PRACTICE TIPS & SUGGESTIONS

 

The following Practice Tips & Suggestions has been compiled by the Foreclosure Task Force of the Hampden County Bar Association in cooperation with the Alliance of Providers of Legal Services to Individuals Facing Foreclosure, the Volunteer Attorneys and others and is intended to be of help to attorneys in their representation of clients involved in foreclosure cases.

We specifically solicit “practice tips” from all attorneys willing to share their own experience and knowhow with others involved in representing individual homeowners facing foreclosure.

The following Practice Tips & Suggestions are offered collegially as practical, practice tips and suggestions and are not intended as legal advice.

 

Bankruptcy

* Under the United States Bankruptcy Code (11 U.S.C. 101 et seq.) one cannot reduce the interest rate or the principal balance due on a residential mortgage.

* A deficiency on a foreclosed residential mortgage can be discharged in bankruptcy.

* A 2nd (or any junior) mortgage can be discharged only if there is no equity in the residential property in excess of the amount due on any prior mortgage on the property, the theory being if there is no equity, there can be no mortgage.

 

Bankruptcy, Chapter 7

 

Bankruptcy, Chapter 13

*  Because of the “Double Tracking” strategy employed by many mortgage lenders whereby they continue to pursue the foreclosure option while going through the mechanics of developing a loan modification that allows the holder of the mortgage to proceed with the foreclosure sale immediately upon the lender’s rejection of the modification, an Atlanta, GA law firm employs a parallel strategy of filing a Chapter 13 for its clients pursuing such loan modifications.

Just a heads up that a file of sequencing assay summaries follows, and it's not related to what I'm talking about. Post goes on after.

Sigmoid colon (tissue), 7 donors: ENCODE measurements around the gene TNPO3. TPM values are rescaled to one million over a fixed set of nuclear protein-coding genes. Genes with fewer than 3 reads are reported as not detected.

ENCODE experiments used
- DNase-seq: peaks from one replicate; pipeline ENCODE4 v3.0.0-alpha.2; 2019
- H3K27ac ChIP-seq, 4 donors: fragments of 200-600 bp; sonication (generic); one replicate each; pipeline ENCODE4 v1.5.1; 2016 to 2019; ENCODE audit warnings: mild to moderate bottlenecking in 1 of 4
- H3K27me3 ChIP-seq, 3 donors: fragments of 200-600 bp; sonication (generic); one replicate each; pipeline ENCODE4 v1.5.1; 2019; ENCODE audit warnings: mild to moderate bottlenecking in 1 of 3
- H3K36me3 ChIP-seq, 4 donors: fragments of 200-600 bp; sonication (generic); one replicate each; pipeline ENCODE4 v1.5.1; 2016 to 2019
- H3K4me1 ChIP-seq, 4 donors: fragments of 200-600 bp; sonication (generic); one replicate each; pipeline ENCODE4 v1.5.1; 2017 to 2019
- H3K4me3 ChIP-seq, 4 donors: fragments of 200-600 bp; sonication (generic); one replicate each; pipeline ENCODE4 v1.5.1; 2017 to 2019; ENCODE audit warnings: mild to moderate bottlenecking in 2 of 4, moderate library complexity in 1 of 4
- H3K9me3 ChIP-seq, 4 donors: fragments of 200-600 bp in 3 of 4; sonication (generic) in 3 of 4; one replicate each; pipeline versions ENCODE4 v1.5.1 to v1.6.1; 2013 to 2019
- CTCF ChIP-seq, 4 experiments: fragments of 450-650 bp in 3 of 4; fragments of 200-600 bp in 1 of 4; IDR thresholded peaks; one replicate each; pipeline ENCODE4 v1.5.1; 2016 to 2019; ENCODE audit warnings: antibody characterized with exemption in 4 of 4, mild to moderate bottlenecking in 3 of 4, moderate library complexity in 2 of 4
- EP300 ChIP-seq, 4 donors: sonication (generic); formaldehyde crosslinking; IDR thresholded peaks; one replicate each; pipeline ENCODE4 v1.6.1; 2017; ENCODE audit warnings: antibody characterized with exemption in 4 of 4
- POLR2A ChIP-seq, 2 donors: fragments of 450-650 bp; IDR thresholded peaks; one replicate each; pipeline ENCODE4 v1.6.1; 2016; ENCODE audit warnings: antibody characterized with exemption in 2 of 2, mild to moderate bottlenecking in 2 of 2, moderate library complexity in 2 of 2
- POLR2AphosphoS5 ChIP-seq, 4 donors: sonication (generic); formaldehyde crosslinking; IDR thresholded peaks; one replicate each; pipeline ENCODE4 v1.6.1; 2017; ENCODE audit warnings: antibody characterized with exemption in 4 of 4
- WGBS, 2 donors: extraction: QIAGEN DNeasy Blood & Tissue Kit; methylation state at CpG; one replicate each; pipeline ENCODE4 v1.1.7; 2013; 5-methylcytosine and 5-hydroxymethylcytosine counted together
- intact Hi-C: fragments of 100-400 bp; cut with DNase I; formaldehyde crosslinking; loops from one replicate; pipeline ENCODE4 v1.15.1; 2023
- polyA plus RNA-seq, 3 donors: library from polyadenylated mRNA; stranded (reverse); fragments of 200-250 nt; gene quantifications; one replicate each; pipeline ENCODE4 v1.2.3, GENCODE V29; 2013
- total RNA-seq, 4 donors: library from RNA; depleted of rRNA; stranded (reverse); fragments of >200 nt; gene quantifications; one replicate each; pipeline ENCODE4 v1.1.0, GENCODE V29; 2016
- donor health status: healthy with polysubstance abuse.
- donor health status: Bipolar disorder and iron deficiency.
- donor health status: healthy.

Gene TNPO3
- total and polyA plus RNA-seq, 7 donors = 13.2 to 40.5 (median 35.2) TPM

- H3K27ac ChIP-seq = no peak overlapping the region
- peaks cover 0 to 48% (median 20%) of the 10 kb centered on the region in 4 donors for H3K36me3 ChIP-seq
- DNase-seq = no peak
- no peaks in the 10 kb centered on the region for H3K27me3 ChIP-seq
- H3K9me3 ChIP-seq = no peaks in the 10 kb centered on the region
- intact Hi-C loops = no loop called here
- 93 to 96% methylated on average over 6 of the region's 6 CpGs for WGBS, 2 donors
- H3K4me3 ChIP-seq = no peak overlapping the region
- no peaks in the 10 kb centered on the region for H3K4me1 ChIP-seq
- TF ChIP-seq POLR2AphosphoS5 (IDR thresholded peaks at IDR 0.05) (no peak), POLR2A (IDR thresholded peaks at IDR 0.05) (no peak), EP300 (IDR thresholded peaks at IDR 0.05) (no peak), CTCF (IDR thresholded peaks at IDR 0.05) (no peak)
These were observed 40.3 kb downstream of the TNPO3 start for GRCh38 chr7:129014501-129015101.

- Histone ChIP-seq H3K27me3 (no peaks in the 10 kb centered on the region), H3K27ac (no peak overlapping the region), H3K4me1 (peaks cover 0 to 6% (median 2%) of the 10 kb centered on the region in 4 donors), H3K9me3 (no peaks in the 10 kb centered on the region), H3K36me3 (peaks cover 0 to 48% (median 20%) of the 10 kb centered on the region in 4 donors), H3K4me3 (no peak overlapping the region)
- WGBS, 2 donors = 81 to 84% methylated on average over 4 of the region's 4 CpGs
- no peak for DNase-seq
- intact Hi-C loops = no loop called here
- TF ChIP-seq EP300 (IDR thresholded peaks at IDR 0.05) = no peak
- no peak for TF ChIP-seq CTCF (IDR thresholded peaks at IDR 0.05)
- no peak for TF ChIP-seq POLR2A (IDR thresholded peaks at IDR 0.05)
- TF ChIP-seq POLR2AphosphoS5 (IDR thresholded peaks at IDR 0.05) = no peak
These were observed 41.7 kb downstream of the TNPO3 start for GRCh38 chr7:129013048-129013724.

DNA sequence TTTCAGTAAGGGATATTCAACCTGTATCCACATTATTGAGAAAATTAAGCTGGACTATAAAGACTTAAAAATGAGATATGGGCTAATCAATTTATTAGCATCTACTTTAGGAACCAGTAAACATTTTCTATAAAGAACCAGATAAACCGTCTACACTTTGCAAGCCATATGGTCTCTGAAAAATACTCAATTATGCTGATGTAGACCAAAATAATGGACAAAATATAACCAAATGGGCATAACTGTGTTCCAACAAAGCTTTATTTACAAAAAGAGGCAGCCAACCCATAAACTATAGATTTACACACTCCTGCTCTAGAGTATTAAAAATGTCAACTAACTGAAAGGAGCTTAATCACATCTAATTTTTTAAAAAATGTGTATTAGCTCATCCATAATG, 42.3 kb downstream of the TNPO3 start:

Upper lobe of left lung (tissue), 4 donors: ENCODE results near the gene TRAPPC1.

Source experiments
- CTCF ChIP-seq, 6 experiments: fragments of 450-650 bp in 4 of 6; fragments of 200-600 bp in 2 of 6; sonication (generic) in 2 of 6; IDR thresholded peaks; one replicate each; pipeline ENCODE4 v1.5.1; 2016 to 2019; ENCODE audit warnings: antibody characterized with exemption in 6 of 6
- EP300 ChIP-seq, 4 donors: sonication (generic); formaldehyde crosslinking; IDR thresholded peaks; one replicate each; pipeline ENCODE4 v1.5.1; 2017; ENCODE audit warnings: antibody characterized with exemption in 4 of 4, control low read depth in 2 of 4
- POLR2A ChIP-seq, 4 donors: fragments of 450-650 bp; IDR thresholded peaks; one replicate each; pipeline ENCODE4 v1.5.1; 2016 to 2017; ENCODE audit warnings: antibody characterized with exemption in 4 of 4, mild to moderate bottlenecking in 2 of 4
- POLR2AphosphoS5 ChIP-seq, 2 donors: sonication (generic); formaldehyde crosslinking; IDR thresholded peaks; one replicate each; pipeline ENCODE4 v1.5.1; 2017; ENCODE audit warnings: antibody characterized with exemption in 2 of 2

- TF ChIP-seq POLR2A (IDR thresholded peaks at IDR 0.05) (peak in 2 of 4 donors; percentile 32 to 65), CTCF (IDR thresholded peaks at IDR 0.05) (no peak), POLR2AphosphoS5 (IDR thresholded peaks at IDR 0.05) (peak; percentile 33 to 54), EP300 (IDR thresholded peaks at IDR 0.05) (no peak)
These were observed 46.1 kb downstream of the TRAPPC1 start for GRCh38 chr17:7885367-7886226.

An attorney for the law firm has stated: “The firm helps homeowners deal with lenders by highlighting the fact that they cannot be turned down for a mortgage modification because they for Chapter 13 Bankruptcy protection.”

 

Case Evaluation

* Not everyone can afford home ownership.  Some of the individuals referred to counsel may be an individual whose financial circumstances did not (and now may not) justify home ownership.  While there may be causes of action that may be pursued on behalf of the client, it is also appropriate that the client be advised that his/her circumstances do not support home ownership and that he/she seek more affordable housing arrangements. 

* Clients referred to counsel may have financial and/or other problems related to or even outside of the scope of the legal matters being addressed.  It is appropriate in cases in which the attorney believes that outside services are appropriate that the individual be referred, for example, to a non-profit agency such as HAP Housing or Springfield Neighborhood Housing Services for counseling.  It is suggested, however, that the attorney be involved in monitoring the process.

* It is possible that an individual referred to an attorney by Hampden County Legal Clinic or a source other than a non-profit agency that provides free legal services may qualify for free legal services from one of the non-profit agencies.  If it is a case that the attorney is unwilling or unable to accept, it may be appropriate to arrange for the client to be referred to an agency that can provide the pro bono representation.